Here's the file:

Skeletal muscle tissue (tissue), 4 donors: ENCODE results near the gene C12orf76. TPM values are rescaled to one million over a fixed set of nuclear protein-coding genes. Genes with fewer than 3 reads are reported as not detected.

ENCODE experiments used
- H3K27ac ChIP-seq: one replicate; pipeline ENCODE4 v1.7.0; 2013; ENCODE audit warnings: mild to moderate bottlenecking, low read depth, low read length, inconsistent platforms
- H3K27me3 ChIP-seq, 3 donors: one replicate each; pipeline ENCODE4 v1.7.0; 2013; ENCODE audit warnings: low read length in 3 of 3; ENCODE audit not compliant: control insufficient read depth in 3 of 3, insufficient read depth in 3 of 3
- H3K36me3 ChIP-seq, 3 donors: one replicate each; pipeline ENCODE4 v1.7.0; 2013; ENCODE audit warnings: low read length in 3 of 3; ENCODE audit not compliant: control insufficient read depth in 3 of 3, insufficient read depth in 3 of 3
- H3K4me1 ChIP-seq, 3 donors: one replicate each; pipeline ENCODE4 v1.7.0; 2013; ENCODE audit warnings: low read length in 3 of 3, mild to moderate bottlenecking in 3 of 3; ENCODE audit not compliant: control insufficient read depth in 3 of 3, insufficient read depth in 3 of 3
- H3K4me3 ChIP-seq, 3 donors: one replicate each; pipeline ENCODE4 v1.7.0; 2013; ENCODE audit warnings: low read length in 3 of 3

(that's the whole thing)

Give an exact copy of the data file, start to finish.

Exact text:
Skeletal muscle tissue (tissue), 4 donors: ENCODE results near the gene C12orf76. TPM values are rescaled to one million over a fixed set of nuclear protein-coding genes. Genes with fewer than 3 reads are reported as not detected.

ENCODE experiments used
- H3K27ac ChIP-seq: one replicate; pipeline ENCODE4 v1.7.0; 2013; ENCODE audit warnings: mild to moderate bottlenecking, low read depth, low read length, inconsistent platforms
- H3K27me3 ChIP-seq, 3 donors: one replicate each; pipeline ENCODE4 v1.7.0; 2013; ENCODE audit warnings: low read length in 3 of 3; ENCODE audit not compliant: control insufficient read depth in 3 of 3, insufficient read depth in 3 of 3
- H3K36me3 ChIP-seq, 3 donors: one replicate each; pipeline ENCODE4 v1.7.0; 2013; ENCODE audit warnings: low read length in 3 of 3; ENCODE audit not compliant: control insufficient read depth in 3 of 3, insufficient read depth in 3 of 3
- H3K4me1 ChIP-seq, 3 donors: one replicate each; pipeline ENCODE4 v1.7.0; 2013; ENCODE audit warnings: low read length in 3 of 3, mild to moderate bottlenecking in 3 of 3; ENCODE audit not compliant: control insufficient read depth in 3 of 3, insufficient read depth in 3 of 3
- H3K4me3 ChIP-seq, 3 donors: one replicate each; pipeline ENCODE4 v1.7.0; 2013; ENCODE audit warnings: low read length in 3 of 3